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Hallux Rigidus

by MASS4D® Prescription Orthotics June 03, 2018


This article reviews current literature available on hallux rigidus including its pathophysiology, clinical evaluation, operative and non-operative management.

An estimated 40 percent of the United States population have foot problems; of all patients aged over 50 years, 2.5 percent report degenerative arthritis of the first metatarsophalangeal (MTP) joint, termed ‘hallux rigidus’.

While arthritis can be caused by traumatic or iatrogenic injuries that directly cause damage to the articular cartilage of the MTP joint, most often the aetiology of hallux rigidus is idiopathic.

As hallux rigidus progresses, the normal coupling of the centre of rotation of the proximal phalanx and metatarsal head is disrupted, leading to eccentric gliding of proximal phalanx on the metatarsal head.

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Patients typically present with a history of pain and stiffness that is worse with activities, particularly with first MTP dorsiflexion involvement, such as stairs, running or push-ups.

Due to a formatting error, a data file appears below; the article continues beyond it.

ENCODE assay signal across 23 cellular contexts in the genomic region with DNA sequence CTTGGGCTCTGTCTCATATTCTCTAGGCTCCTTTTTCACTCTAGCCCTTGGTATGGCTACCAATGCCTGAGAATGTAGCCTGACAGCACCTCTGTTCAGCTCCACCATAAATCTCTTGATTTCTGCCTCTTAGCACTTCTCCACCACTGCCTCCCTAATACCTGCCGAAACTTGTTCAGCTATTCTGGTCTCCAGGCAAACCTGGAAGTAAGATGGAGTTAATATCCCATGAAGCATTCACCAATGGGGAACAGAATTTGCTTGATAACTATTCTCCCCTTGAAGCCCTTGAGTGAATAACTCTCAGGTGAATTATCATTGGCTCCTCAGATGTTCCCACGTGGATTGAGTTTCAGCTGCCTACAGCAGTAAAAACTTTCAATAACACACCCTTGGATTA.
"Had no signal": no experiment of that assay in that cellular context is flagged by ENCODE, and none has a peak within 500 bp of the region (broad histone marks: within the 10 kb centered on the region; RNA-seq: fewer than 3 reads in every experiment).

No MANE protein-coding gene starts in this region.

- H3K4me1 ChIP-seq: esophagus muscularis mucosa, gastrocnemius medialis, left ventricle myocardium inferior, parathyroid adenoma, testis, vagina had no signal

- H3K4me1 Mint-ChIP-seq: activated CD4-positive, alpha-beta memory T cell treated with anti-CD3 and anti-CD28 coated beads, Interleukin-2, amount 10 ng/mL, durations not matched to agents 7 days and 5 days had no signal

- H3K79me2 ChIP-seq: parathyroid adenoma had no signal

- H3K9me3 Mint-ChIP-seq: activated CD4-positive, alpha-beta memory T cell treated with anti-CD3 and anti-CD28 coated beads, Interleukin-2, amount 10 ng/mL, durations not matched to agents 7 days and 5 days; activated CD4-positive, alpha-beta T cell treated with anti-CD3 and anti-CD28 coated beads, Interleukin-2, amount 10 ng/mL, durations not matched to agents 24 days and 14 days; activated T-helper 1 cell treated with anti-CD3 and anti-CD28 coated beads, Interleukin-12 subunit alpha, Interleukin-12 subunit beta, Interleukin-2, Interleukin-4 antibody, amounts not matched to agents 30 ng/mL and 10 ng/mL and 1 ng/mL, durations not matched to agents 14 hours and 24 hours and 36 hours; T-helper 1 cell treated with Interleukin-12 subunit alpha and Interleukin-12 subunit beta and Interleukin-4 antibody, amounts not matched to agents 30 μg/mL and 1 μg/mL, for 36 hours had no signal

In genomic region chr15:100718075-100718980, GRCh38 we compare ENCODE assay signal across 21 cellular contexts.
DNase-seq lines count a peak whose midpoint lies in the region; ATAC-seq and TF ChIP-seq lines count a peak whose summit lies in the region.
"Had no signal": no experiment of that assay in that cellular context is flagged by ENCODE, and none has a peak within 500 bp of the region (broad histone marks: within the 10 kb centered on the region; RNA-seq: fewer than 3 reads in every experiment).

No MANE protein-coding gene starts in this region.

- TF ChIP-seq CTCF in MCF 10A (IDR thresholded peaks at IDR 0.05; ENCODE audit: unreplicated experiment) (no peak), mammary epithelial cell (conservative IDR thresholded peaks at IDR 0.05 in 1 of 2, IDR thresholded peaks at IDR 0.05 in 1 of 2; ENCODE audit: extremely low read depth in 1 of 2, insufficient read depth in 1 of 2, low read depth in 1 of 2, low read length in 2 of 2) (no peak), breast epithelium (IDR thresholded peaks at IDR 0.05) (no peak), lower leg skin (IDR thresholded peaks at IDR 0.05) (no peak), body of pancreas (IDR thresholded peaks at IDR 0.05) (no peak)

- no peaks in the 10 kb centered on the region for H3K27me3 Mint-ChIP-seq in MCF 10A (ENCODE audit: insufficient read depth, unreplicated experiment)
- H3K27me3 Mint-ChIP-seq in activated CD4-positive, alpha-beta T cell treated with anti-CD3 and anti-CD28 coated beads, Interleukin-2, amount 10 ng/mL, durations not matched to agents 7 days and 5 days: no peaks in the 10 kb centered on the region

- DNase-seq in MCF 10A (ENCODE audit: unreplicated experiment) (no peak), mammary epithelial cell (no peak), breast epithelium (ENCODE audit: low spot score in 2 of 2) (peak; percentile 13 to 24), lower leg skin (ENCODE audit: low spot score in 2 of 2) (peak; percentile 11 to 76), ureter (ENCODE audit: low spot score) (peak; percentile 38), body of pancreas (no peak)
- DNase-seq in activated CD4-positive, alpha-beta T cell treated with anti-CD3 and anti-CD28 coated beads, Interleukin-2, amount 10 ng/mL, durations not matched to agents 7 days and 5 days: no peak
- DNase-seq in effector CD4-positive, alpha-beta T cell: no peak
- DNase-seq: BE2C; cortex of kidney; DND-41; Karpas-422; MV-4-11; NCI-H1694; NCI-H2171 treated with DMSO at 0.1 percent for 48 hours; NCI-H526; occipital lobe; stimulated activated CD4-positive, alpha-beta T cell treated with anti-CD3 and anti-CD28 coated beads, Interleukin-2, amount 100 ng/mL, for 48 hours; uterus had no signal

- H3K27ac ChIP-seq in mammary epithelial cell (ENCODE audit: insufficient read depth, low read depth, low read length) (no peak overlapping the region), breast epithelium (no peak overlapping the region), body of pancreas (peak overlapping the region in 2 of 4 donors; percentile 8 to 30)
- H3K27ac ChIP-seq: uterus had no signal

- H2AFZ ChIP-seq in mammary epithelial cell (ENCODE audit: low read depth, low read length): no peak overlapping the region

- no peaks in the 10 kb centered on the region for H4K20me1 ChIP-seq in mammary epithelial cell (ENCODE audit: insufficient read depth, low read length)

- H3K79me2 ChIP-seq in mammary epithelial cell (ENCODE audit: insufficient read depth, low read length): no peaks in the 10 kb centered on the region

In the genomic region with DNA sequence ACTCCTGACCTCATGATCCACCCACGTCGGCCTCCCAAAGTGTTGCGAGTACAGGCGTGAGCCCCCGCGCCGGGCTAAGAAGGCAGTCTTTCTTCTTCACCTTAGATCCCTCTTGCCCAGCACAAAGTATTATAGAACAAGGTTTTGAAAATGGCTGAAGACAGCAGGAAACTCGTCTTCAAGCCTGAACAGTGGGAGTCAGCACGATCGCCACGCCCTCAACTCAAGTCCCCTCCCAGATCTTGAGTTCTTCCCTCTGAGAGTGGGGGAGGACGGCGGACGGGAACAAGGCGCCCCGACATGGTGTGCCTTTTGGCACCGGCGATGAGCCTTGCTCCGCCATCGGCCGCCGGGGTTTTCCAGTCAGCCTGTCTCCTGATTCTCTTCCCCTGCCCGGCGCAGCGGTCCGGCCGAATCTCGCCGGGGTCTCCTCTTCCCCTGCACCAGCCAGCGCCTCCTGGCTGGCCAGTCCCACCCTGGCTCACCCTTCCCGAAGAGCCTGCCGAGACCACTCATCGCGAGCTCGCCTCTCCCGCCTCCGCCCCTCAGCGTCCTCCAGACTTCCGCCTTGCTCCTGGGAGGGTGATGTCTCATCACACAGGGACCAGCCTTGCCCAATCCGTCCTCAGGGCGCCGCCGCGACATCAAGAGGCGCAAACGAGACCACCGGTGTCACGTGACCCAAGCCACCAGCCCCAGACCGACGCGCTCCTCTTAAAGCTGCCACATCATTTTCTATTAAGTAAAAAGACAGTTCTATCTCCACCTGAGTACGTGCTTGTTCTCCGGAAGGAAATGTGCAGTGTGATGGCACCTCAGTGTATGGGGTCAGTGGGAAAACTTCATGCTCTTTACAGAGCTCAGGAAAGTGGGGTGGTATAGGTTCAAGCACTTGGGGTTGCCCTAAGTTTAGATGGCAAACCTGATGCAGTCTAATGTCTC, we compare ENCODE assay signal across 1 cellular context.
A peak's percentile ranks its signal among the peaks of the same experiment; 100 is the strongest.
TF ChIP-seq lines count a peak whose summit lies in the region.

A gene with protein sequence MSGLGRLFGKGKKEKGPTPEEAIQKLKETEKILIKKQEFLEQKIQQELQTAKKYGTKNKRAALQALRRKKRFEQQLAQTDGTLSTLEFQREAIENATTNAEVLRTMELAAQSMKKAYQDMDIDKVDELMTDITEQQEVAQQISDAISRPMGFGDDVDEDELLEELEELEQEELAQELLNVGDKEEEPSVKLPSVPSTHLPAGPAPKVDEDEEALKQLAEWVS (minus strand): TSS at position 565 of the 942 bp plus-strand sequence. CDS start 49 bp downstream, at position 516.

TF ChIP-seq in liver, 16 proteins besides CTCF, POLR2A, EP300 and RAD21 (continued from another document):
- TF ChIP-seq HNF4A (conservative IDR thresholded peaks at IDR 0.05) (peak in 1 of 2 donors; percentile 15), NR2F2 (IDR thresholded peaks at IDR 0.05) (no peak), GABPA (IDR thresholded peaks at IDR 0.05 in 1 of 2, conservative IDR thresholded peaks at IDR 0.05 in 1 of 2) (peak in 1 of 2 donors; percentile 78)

On examination, tenderness is localised to the dorsal joint and osteophytes can often be visualised and palpated.

Imaging should consist of standing anteroposterior (AP), oblique and lateral radiographs.

Treatment of hallux rigidus should begin with non-operative measures aimed at pain relief.

Non-steroidal anti-inflammatory drugs may alleviate acute episodes of exacerbation.

Activity modifications include avoiding those that involve extreme dorsiflexion of the first MTP such as stairs or running.

Orthotics are designed to limit motion across the first MTP joint while providing cushioning and plantar pressure distribution.

Non-operative treatment can be successful for many patients.

For patients with severe hallux rigidus, the ‘gold standard’ remains first MTP arthrodesis, where retrospective series as well as comparative studies have shown consistent success.

Newer techniques of interpositional arthroplasty as well as new hemi-arthroplasty designs, including metal resurfacing and synthetic cartilage implants, offer potentially promising options for preservation of motion.

Copyright 2018 MASS4D® All rights reserved.

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  1. Ho, B., Baumhauer, J. (2017) Hallux Rigidus. Efort Open Reviews: January 2017, Vol. 2, pp. 13-20. DOI: 10.1302/2058-5241.2.160031

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